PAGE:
The new ferry terminal at Mukilteo is located on the site of what was once an Air Force fuel tank farm. There is not much left to give that role away anymore but the shape of the tanks is still visible on the ground. One of them still seems to have some of the old tank material left over too. Not sure what the story is with cleaning up the site and removing the material but it isn’t cordoned off so I guess it has been decontaminated.
Aviation museums tend to be full of airframes of various types but sometimes they have associated items that they work on. The Museum of Flight restoration facility at Paine Field has a fire truck that they have rebuilt. It is tiny compared to current fire trucks but it is a great example of a truck from a time long gone and it is in great shape after all of the work put in to it. I thought I would share it here since it probably won’t get a lot of attention from everyone other than those that worked on it.
If you are going to have a museum to cars, why not include a tribute to the thing that makes them go? While fuel itself is not terribly suitable for an exhibit, the pumps that provide it prove to be a surprisingly good idea. Blackhawk Automotive Museum has a bunch of different gas pumps from through the years on display. They are all restored to pristine condition and probably look far better than they did when they were new.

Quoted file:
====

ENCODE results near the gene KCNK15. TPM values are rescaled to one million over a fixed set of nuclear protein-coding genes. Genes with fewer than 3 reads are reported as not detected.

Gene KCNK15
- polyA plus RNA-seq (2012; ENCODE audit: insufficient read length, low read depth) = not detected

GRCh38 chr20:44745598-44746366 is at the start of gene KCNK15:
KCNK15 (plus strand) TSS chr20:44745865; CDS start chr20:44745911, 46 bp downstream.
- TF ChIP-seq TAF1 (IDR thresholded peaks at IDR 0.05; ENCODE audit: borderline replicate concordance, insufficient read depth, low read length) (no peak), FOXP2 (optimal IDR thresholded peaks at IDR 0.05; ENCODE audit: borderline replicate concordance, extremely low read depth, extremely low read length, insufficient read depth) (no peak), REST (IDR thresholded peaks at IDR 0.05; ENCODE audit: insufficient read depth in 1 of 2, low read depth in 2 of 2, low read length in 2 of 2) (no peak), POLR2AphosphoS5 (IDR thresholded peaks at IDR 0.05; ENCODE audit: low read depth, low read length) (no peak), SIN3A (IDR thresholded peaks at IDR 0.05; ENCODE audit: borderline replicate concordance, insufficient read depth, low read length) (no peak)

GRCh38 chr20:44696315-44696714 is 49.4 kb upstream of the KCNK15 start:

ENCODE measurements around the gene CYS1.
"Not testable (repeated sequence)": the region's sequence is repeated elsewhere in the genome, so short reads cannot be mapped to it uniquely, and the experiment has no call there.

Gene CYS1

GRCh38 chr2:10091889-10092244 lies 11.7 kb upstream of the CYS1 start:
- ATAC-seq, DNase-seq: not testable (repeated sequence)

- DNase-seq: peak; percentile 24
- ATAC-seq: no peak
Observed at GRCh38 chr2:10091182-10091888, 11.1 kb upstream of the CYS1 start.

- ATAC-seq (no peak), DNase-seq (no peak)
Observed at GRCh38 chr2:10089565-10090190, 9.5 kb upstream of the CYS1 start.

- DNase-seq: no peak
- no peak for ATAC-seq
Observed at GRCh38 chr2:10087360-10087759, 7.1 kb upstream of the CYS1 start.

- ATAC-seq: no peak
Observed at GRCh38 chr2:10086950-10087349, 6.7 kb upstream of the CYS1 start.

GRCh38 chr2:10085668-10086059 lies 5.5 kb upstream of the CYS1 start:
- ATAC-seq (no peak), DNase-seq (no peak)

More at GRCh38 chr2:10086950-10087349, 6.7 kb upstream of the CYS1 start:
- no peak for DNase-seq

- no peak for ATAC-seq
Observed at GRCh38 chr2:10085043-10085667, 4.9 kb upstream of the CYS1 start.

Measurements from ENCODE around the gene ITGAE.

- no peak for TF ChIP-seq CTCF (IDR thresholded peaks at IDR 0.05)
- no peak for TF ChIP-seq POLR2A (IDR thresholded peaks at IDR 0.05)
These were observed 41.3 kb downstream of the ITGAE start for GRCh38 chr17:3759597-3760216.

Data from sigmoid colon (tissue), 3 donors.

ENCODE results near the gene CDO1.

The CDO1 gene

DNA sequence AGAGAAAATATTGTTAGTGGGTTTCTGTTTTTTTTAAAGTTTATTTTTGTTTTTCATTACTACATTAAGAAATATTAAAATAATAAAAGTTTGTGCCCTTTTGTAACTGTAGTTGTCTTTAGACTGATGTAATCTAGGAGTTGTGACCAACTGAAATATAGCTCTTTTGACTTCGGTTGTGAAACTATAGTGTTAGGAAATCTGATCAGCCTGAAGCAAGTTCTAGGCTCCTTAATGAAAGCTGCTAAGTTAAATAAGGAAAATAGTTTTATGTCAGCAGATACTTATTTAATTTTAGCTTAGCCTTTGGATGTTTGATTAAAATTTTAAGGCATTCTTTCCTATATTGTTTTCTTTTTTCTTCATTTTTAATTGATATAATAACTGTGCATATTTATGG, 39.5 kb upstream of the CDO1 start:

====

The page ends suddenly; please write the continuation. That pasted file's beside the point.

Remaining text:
The pumps cover a number of years and a variety of gas companies. The evolution of the pump designs is quite clear as you go through the years. I am not sure I fully understand how they worked but they seem to have involved filling up a clear vessel at the top of the pump with fuel. This filling process allowed you to work out exactly how much fuel was to be provided. Then, when the amount was worked out, the hose would allow you to drain the fuel down to the vehicle.
The early versions seem to be quite simple in layout and, as the years pass, the systems seem to become a bit more complex. A modern pump is way more complex but also severely lacking when it comes to styling. These old pumps look like they had some artists involved in styling them and the colors of the companies were similarly intricate. I guess that is how things worked in those days. Now efficiency, maintainability and functionality will win out over style.